Legal Hotline: Unemployment Compensation Hearings

  • Jan 31, 2019

Melissa Melewsky, Media Law Counsel

Q:  I’m interested in an unemployment compensation issue involving a city and a former employee. The RTKL makes unemployment compensation records non-public, but aren’t unemployment compensation hearings required to be open to the public?  If they are public and I attend, can I report about what happens during the hearing?

A:  Yes, and yes.

Unemployment compensation hearings before the Department of Labor and Industry, or an unemployment compensation referee, are public pursuant to 34 Pa. Code § 101.21.  This provision of the law states:

§ 101.21. Conduct of hearings.
 (c)  Hearings under this part shall be open to the public, subject to the availability of suitable and reasonable facilities. However, the tribunal conducting a hearing may close the hearing as to other than interested parties to the extent necessary to protect the interests and rights of the claimant or employer to a fair hearing.

As with most hearings, the trier of fact (judge) retains the right to close a hearing under appropriate circumstances, but those situations should be rare, as the general rule requires public access. Scheduling information and docket entries for public hearings should be provided by the Department of Labor and Industry.  

The conduct and contents of a public hearing can be the subject of news coverage.  Pennsylvania recognizes the Fair Report Privilege, which permits the press to publish accounts of official proceedings or reports, even when they contain defamatory statements, so long as the accounts present a fair and accurate summary of the proceedings. Reporters can publish accounts of court documents (such as complaints) and search warrants used in public investigations as well as official proceedings like hearings and public meetings. The privilege will be upheld if the published account produces the same effect on the mind of the reader that the precise truth would have produced. If the published account is a fair and accurate rendition of the document used to base the story upon and does not carry a greater "sting" than the document itself, the privilege protects the newspaper from liability for libel. Careful pre-publication review should take place in any story where the privilege could be invoked, and PNA urges journalists to seek the advice of counsel in these situations.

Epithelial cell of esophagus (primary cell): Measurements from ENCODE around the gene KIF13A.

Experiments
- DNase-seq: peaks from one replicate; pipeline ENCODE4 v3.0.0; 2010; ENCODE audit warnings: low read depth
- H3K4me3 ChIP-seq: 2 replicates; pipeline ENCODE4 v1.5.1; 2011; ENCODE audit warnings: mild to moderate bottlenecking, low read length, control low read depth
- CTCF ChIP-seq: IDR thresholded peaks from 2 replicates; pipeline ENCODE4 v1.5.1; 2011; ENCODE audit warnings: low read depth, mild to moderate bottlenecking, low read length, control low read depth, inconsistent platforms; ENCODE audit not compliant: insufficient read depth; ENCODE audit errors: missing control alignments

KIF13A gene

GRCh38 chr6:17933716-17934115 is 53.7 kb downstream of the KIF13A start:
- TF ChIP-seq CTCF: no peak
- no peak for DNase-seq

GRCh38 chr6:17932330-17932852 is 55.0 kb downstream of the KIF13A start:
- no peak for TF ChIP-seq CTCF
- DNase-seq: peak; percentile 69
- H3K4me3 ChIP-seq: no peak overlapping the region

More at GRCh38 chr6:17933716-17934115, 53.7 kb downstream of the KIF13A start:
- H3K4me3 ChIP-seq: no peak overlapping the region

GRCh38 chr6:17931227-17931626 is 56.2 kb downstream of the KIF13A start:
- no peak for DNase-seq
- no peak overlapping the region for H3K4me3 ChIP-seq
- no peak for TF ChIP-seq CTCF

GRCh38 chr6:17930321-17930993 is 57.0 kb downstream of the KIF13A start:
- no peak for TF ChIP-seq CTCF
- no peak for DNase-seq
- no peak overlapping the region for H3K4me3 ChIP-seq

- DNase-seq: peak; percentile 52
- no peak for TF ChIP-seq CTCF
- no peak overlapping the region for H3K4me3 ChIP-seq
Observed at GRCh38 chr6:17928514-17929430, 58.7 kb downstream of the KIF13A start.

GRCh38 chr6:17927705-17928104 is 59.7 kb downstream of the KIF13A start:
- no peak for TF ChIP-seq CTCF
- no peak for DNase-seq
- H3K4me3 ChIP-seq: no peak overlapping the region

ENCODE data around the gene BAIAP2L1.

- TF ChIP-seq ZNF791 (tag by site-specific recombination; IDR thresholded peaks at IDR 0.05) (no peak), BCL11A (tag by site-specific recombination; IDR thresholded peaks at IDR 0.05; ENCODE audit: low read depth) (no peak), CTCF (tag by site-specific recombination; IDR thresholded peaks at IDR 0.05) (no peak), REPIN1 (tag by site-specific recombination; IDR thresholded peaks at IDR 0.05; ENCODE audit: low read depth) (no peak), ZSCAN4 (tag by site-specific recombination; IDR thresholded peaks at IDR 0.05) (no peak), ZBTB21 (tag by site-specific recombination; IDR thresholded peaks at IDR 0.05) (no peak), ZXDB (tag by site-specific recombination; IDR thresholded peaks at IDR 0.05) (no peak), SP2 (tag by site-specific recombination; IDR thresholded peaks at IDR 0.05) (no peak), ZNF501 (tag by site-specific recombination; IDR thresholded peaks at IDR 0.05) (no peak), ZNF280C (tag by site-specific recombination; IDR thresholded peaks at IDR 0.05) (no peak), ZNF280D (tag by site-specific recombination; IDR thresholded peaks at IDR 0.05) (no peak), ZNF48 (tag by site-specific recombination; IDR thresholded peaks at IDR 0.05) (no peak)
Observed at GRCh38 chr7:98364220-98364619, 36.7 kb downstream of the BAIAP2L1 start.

As always, this is not intended to be, nor should it be construed as, legal advice.  Please contact your corporate attorney of the PNA Legal Hotline at (717) 703-3080 with questions.

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